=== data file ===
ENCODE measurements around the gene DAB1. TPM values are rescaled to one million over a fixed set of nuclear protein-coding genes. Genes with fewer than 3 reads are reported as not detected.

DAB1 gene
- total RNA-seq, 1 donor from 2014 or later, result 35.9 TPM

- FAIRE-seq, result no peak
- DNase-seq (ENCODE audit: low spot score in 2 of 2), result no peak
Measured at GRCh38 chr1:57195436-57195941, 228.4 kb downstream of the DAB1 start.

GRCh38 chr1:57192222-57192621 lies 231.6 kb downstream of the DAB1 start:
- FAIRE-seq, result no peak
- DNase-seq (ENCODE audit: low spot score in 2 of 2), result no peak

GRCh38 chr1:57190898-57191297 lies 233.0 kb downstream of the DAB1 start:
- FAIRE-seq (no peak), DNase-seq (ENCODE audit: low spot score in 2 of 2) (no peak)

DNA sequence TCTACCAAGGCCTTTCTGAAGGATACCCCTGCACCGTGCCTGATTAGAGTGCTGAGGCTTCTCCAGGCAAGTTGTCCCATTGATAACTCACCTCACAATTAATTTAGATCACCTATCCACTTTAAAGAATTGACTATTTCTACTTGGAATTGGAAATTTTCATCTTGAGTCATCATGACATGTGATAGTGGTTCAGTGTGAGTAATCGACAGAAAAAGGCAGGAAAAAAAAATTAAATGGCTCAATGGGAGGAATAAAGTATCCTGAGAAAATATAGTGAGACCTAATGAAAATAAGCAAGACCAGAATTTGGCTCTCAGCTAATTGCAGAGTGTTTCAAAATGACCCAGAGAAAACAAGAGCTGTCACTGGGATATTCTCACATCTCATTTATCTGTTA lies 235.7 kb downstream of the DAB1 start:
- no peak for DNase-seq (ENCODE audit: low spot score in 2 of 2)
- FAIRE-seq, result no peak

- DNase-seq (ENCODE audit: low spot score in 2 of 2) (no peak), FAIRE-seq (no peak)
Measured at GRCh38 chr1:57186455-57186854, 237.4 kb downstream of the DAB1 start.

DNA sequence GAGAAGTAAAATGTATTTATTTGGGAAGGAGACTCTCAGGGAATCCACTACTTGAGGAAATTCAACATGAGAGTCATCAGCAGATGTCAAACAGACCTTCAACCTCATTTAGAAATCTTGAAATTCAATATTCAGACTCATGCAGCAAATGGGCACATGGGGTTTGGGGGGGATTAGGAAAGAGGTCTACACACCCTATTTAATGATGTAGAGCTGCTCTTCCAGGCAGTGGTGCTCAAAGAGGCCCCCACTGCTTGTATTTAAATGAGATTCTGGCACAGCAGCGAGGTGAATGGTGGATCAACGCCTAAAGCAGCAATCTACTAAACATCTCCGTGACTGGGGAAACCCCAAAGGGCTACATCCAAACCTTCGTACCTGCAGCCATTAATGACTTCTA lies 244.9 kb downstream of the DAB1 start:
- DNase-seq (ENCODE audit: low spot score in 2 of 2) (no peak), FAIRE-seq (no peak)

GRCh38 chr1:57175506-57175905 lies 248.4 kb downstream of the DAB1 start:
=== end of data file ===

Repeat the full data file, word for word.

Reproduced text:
ENCODE measurements around the gene DAB1. TPM values are rescaled to one million over a fixed set of nuclear protein-coding genes. Genes with fewer than 3 reads are reported as not detected.

DAB1 gene
- total RNA-seq, 1 donor from 2014 or later, result 35.9 TPM

- FAIRE-seq, result no peak
- DNase-seq (ENCODE audit: low spot score in 2 of 2), result no peak
Measured at GRCh38 chr1:57195436-57195941, 228.4 kb downstream of the DAB1 start.

GRCh38 chr1:57192222-57192621 lies 231.6 kb downstream of the DAB1 start:
- FAIRE-seq, result no peak
- DNase-seq (ENCODE audit: low spot score in 2 of 2), result no peak

GRCh38 chr1:57190898-57191297 lies 233.0 kb downstream of the DAB1 start:
- FAIRE-seq (no peak), DNase-seq (ENCODE audit: low spot score in 2 of 2) (no peak)

DNA sequence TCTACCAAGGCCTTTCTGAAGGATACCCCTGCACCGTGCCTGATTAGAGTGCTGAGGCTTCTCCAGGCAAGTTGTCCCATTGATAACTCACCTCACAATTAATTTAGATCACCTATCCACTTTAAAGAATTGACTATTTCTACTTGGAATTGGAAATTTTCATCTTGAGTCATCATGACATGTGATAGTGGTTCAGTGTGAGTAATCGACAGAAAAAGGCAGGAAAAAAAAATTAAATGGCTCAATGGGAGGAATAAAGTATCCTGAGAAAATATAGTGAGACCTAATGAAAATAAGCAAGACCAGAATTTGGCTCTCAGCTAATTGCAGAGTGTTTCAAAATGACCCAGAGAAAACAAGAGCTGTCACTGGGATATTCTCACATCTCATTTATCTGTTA lies 235.7 kb downstream of the DAB1 start:
- no peak for DNase-seq (ENCODE audit: low spot score in 2 of 2)
- FAIRE-seq, result no peak

- DNase-seq (ENCODE audit: low spot score in 2 of 2) (no peak), FAIRE-seq (no peak)
Measured at GRCh38 chr1:57186455-57186854, 237.4 kb downstream of the DAB1 start.

DNA sequence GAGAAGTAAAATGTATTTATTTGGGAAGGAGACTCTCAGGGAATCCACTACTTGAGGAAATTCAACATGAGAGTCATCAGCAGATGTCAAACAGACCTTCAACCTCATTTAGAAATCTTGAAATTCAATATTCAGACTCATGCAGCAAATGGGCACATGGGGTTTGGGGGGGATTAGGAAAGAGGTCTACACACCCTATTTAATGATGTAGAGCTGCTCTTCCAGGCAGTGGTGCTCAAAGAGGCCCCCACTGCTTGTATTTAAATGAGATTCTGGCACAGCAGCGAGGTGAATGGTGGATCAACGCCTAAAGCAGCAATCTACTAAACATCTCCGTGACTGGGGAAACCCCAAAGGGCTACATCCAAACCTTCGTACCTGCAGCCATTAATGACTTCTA lies 244.9 kb downstream of the DAB1 start:
- DNase-seq (ENCODE audit: low spot score in 2 of 2) (no peak), FAIRE-seq (no peak)

GRCh38 chr1:57175506-57175905 lies 248.4 kb downstream of the DAB1 start: